What is an Investing Fee?
Investing fees represent the cost of investing and can occur across the whole process. They can take the form of broker fees, ongoing management charges, performance-related fees, or various other. Typically, investors focus on the product’s ability to produce attractive excess or risk-adjusted returns, but nevertheless, making a proper assessment of the costs and charges associated with an investment is essential. For example, an active mutual fund that produces a small above-benchmark return, but charges its investors high management fees, usually turns up to be less attractive than a passive fund, which tracks the index closely but offers more competitive ongoing charges. Therefore, the process of optimizing fees tends to enhance returns over the long term.
Key Learning Points
- Investing fees are the costs that investors face through the process of investing in a financial product or security. They can be related to broker, advisory, trading activities, or to the product itself.
- Collective investments are typically the preferred choice for retail and some institutional investors. They include mutual funds, exchange-traded funds, investment trusts, hedge funds, pension funds, and others.
- They apply various fees and charges to their products, the most popular (and arguably important) of which is the ongoing charge figure (OCF) or sometimes quoted as a management fee.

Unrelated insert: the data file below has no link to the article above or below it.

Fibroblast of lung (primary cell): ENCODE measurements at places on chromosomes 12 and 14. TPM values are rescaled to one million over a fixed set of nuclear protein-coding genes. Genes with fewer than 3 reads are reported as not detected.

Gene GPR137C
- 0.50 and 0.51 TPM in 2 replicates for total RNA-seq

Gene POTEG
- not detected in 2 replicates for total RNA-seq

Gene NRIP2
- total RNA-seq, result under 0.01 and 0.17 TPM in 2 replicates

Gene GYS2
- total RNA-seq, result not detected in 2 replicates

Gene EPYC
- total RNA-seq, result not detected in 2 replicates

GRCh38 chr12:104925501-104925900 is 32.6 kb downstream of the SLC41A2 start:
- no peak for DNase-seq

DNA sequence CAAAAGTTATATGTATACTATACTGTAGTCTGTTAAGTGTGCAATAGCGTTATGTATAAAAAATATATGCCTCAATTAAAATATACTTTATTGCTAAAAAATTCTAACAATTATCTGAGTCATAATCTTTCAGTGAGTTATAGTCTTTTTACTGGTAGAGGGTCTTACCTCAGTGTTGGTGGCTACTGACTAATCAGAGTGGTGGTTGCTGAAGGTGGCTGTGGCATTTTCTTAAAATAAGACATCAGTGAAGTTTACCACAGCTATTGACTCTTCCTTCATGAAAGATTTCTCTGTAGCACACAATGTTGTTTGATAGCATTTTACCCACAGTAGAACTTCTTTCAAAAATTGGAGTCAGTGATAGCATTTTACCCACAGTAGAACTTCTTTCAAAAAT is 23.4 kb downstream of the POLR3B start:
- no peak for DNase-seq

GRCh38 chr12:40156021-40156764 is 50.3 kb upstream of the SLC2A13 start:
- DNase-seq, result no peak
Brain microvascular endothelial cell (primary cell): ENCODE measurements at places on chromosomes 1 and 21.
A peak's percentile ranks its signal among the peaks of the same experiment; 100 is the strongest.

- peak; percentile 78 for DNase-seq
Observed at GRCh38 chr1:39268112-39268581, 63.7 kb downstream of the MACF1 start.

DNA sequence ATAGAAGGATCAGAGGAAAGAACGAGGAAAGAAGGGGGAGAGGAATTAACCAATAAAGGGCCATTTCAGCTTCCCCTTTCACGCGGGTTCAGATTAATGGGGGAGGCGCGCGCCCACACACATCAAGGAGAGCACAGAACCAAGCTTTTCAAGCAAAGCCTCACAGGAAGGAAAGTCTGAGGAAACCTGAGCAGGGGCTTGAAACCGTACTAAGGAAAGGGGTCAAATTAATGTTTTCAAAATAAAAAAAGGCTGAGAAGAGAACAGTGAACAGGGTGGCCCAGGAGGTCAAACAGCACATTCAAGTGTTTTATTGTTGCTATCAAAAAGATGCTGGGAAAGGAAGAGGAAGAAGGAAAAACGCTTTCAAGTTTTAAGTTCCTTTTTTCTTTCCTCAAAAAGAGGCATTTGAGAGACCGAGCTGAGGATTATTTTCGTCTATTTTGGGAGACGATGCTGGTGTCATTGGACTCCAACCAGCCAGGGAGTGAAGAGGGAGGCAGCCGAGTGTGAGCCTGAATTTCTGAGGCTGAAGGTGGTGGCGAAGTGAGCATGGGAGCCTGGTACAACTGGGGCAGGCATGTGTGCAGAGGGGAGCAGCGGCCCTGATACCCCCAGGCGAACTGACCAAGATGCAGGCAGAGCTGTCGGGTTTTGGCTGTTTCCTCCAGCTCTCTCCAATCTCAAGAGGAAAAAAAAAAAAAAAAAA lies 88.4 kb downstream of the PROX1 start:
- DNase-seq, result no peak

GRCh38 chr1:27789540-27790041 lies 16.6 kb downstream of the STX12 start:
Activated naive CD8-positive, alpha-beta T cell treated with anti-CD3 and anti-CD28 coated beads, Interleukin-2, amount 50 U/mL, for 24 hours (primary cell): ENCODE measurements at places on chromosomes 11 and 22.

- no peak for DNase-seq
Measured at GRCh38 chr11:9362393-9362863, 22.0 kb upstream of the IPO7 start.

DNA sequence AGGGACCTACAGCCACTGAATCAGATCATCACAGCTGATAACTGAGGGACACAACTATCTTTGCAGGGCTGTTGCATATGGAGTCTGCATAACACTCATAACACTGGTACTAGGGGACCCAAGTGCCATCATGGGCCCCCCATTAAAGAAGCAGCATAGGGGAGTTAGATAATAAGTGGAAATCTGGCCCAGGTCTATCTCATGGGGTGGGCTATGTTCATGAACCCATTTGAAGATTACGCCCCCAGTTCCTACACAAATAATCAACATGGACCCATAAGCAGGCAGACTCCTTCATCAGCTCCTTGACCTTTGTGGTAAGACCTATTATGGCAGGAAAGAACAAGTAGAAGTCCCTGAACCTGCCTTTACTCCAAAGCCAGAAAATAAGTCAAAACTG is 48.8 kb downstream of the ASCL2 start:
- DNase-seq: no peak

- Other types include a success fee, also known as performance fees, or charges related to the entry or exit of an investment. The latter two are almost non-existent (at least from a retail perspective), but however investors should still pay attention as historically they have been around 5% of the initial or end amount respectively.
What is the Ongoing Charge Figure (OCF)?
The OCF, which was previously known as the Total Expense Ratio (TER), is a standardized calculation used by fund groups to give an indication of the total cost that investors would pay should they buy their product. This number includes all costs associated with the investment such as professional investment management costs (i.e. the salaries of the portfolio manager and investment staff), marketing, administrative costs for running the fund, depository, custodian, audit, and various other costs. The figure is always given at the product’s official documents such as the prospectus, key investor information document, or factsheet, and is shown as a percentage of the money invested over one year. Put simply, this is how much investors would need to sacrifice per year for someone to run their money.
For example, if an active mutual fund has an OCF of 1%, an investor with $10,000 will need to pay $100 (10,000×0.01) in fees per year. This will cover all trading activity costs that occurred within the portfolio over the period (i.e. the portfolio manager’s purchases and sales).
Typically, fund managers give different OCFs for different share classes of the product. For example, institutional share classes tend to charge lower fees than retail ones even though the strategy is the same.
What is a Typical Investment Fee?